HEIDI'S PICK SIX
1. Which of your characters is your favorite?
2. Tell me about your travels.
I've been around most of the contiguous 48 and into parts of Canada, and did a lot of that as a teen and in my 20's. But real out-of-my-culture overseas travel? I put that off far too long. My first overseas trip (I was 34) was 3 months in Turkey plus a two-week side-trip into Greece to see Delphi. A wonderful experience (except for being stuck on Chios for a week), and it put the travel bug into my system. Since then I've been to Japan, Hungary, Carpathian Rumania, Iceland, and three times to the UK. And I guess I've been to Germany four times, though I've never been outside the Frankfort airport.
Travel is wonderful; travel is massively educational; travel turns abstract concepts into realities and memories; travel is IT; and dammit, I can't afford to travel these days. Sigh.
3. Coffee, tea, or milk?
4. What else can you do besides write?
I can hand-set type from a California case, put it into a chase, and then print from it with a hand press. Not much call for that these days. Learned this as a child, and as part of it I learned to proofread upside down and backwards.
I was a general contractor for years, mostly carpentry, and then a building manager (glorified janitor) so I can build things and maintain them, if the arthritis lets me.
I'm a fair-to-middlin' chess player, and a right mean historical wargame player.
I can also handle a lot of the odds and ends of academia; but otherwise I'm not much use.
5. Who are you reading right now?
I'm reading excerpts from the diary of Amar Singh (the book is Reversing the Gaze and there's a review here)who had a rather interesting life story. He was a Rajput military officer and administrator who straddled the Indian and British Colonial worlds; was part of the relief expedition to Peking; fought in WWI in Iraq, on the Basra front (why does that sound so familiar?)and so on. To practice his English, he kept a diary in English, every day, for all his adult life.
I'm reading the second volume of John Lloyd Stephens' Incidents of Travel in Yucatan, which allows me to travel vicariously both in space and in time (1840s).
I'm grinding through a truly awful poetry collection from 1918, A Treasury of War Poetry, just so that I can write an essay about it.
And I've read a few chapters into Singularity Sky by Charlie Stross. Oh, and Plutarch and Josephus and, well, too many others.
6. Pop culture or academia?
7. What is the toughest scene you ever wrote?
8. Where do you find your inspirations to write?
9. Food you could eat everyday.
10. Are you into sports or other physical activities?
11. What kind of music speaks to you?
12. Do you outline your stories or do they just take you along for the ride?
I've worked both ways. A couple of my stories, including my first big breakthrough, came literally all in a minute and I had to rush to get them down before I forgot. A few others I started with an idea, or a first paragraph, and then just let it rip. ("Osmund Considers," which was recently anthologized, was simply an attempt to create a world that could have a three-masted, barque-rigged submarine with a Texas deck -- and it would fit right in.)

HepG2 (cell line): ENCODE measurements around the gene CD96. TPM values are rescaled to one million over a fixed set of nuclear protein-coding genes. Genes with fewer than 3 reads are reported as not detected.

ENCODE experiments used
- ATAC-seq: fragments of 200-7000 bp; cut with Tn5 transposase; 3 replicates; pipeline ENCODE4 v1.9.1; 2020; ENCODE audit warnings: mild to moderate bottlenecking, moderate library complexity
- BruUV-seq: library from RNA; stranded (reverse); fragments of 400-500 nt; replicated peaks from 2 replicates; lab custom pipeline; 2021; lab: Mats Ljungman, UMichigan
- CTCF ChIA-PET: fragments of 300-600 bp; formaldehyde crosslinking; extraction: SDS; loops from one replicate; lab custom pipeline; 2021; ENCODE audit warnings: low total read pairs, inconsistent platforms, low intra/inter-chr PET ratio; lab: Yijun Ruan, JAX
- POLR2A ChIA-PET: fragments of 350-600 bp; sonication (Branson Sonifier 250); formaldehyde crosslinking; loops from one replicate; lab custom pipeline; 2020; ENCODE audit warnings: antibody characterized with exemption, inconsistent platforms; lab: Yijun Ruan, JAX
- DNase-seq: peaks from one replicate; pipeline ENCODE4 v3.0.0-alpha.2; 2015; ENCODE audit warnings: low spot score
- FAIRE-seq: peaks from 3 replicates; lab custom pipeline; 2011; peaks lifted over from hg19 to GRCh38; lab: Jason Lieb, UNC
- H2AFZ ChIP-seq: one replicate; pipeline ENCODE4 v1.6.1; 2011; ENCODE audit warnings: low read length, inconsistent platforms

The rest have been carefully structured and outlined. I have the same rate of commercial and critical success with all three methods, so I certainly can't support any claims that there's one superior way to go about things.
13. Celebrity crush.
Yeah, those can be a real problem. When Arthur Miller let Marilyn Monroe break him down, it seems to have made the rest of us fair game. What is it with celebrities and their obsession with writers, anyway???
I've been pretty lucky so far; only had to deal with two celebrity crushes. The first one was flattering, in a way, and fortunately she backed off after a couple of firm e-mails. The other time, though, we had to get a restraining order. Ugly business. That got the point across, though. We haven't had to renew the order. Yet.
14. Who are the biggest influences on your work?
Charles Dickens was the first influence, because I started reading him in second grade. (Long story about that: teacher took it, parents descended like Avenging Angels, Tim learned that books were something to fight for.)
Ray Bradbury and Stanislaw Lem both showed me that you could do real literary work with SF, and Le Guin and Banks and Murakami and Ishiguro have kept it in my mind. I should mention Brunner in there, too.
William Gibson gave me permission to just throw a whole new world at the reader, without spoon-feeding; as did Ian McDonald's Out on Blue Six.
15. Do you still watch cartoons?
Timons Esaias is a writer and poet living in Pittsburgh. His short stories, ranging from literary to genre, have been published in fourteen languages. He has over a hundred poems in print, including Spanish, Swedish and Chinese translations, in markets ranging from Asimov’s Science Fiction to Elysian Fields Quarterly: The Literary Journal of Baseball. His poetry chapbook The Influence of Pigeons on Architecture is in its second edition. He has also been a finalist for the British Science Fiction Award, and has had numerous Honorable Mentions in Gardner Dozois’s annual Year’s Best Science Fiction anthologies. He is Adjunct Faculty at Seton Hill University, in the Writing Popular Fiction M.A. Program.